The Underwater Life of the Ionian Sea
The Ionian Sea is an area to the west of the Greek mainland, that spans from Corfu in the north to Crete in the south. Most visitors come to the region to enjoy the good food, the unique atmosphere in quaint little villages, and maybe some sailing between the islands. But there is a lot to see under the surface of these turquoise waters, as this article will prove. Are you ready to don your snorkelling gear or try some diving?
The Ionian Sea is an important habitat for marine biodiversity. It is home to majestic creatures, such as monk seals, whales, and dolphins. The island of Zakhyntos, towards the south of the Ionian Sea, is actually the most important nesting area in the Mediterranean for loggerhead turtles.
A recent part of the fish species in the Ionian Sea is the lionfish, originally a species found in the Indian Ocean but introduced to the Mediterranean through the Suez Canal. Cornetfish, moray eels, and stingrays can also be spotted. Apart from these mammals and fish, the Ionian Sea is rich in molluscs, crustaceans, and corals.
Most coastal areas and islands in the Ionian Sea have crystal clear waters in the most beautiful tones of green and blue. They seem to scream “come explore” and for many, there is no better way to do so then by strapping on some snorkelling gear. And indeed, this water sport is both affordable and a lot of fun. You can bring your own gear or rent it from a local shop.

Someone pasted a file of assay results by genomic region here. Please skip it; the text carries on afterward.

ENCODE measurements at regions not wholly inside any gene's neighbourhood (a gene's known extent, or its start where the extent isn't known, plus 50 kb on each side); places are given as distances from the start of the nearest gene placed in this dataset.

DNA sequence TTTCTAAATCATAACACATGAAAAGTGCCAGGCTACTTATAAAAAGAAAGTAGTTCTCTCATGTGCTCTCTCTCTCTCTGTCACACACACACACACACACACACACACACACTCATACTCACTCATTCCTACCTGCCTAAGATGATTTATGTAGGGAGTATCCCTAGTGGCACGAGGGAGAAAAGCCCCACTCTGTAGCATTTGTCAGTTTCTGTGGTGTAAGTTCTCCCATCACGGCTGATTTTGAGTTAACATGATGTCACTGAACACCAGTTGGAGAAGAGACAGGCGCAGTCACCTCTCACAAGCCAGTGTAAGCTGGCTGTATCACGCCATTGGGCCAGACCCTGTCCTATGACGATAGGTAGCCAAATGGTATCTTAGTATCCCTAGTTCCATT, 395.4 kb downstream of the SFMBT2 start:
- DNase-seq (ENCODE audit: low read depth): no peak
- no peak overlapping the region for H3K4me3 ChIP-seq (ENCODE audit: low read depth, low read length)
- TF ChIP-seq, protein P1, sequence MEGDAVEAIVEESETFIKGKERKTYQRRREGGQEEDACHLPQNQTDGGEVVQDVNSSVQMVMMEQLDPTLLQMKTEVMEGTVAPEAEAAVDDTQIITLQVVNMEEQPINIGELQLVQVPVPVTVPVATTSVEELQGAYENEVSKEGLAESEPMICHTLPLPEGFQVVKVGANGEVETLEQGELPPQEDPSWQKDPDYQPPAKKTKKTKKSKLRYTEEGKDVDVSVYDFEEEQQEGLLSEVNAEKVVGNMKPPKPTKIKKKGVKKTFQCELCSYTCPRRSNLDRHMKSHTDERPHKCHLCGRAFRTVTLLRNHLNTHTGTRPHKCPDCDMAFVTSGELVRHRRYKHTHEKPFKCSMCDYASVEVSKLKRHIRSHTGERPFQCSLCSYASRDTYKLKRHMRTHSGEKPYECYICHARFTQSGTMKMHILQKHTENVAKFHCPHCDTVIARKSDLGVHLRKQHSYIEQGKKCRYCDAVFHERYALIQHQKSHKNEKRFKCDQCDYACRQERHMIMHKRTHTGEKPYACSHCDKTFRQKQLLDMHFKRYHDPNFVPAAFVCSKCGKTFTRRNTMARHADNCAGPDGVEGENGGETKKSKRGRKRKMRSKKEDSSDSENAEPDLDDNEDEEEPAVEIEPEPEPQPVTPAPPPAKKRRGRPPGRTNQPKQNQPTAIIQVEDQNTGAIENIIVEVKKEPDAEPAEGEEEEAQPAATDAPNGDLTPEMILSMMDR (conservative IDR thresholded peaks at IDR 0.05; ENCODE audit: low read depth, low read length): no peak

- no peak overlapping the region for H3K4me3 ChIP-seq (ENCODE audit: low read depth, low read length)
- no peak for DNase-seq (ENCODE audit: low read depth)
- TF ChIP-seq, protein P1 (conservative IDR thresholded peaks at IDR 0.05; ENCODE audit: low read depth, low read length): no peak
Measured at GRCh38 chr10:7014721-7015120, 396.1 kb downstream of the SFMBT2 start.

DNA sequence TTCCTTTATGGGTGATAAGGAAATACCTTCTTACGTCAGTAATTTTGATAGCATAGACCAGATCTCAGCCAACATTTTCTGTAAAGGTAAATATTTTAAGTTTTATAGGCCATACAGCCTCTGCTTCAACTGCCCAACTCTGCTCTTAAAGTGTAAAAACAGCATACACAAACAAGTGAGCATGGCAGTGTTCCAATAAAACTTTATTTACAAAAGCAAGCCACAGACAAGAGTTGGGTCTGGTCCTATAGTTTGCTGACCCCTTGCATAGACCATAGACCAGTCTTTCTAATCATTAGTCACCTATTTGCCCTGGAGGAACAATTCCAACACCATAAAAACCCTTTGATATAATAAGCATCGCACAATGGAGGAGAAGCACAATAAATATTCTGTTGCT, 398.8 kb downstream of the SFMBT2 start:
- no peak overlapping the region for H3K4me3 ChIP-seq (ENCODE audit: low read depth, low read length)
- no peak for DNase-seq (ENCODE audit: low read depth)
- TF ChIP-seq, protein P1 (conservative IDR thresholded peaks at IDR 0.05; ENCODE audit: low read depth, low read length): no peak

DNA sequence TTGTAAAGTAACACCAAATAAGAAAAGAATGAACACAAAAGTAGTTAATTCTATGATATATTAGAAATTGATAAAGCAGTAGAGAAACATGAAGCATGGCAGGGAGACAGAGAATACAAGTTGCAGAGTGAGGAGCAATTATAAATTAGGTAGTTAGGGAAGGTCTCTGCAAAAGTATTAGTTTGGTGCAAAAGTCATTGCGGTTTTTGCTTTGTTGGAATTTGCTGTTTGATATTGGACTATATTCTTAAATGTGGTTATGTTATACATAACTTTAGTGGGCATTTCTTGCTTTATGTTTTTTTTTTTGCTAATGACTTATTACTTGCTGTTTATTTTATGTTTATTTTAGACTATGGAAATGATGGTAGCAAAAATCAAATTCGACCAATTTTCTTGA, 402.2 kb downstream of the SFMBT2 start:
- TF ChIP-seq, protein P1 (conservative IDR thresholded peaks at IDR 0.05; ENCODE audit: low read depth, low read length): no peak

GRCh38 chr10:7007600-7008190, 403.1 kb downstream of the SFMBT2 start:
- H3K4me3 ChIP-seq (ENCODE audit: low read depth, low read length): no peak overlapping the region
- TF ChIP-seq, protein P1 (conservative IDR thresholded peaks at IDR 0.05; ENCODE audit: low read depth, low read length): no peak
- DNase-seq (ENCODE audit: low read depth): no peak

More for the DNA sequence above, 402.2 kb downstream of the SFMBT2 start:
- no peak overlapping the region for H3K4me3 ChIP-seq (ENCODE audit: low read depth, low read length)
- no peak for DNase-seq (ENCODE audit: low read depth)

When snorkelling in the Ionian Sea, expect to see smaller fish closer to the shore. These warmer, shallow waters are a perfect nursery for baby fish and smaller species. On the sandy seabed you will find molluscs such as sea cucumbers and sea urchins. When you get closer to rocks, for example at both ends of a little bay, fish of all shapes, colours, and sizes come into view.
Paxos is one of the destinations at which you can enjoy the Ionian Sea in all its splendour. This little island offers a great variety of underwater landscapes: sandy bottoms, rock formations, reefs, shipwrecks, seaweeds, and caves. With visibility often surpassing thirty metres, each dive offers a lot to take in.
The eastern side of the island is the shallow one, whereas the western coast has dramatic cliffs that plunge deep into the Ionian Sea, and stronger currents. On this west side are rock formations such as the Ortholitos, a pyramid emerging out of the water, and the Tripitos, a natural stone arch.
Oasi Sub is a dive centre in Lakka. It has been operative and PADI-certified since 2002. Apart from a diving school, you can rent equipment here and join on one of their daily dives.
Another diving centre on Paxos is Water Planet in the island’s capital Gaios. This centre offers courses and diving experiences. You can do shore dives and boat dives, on Paxos as well as on neighbouring Antipaxos.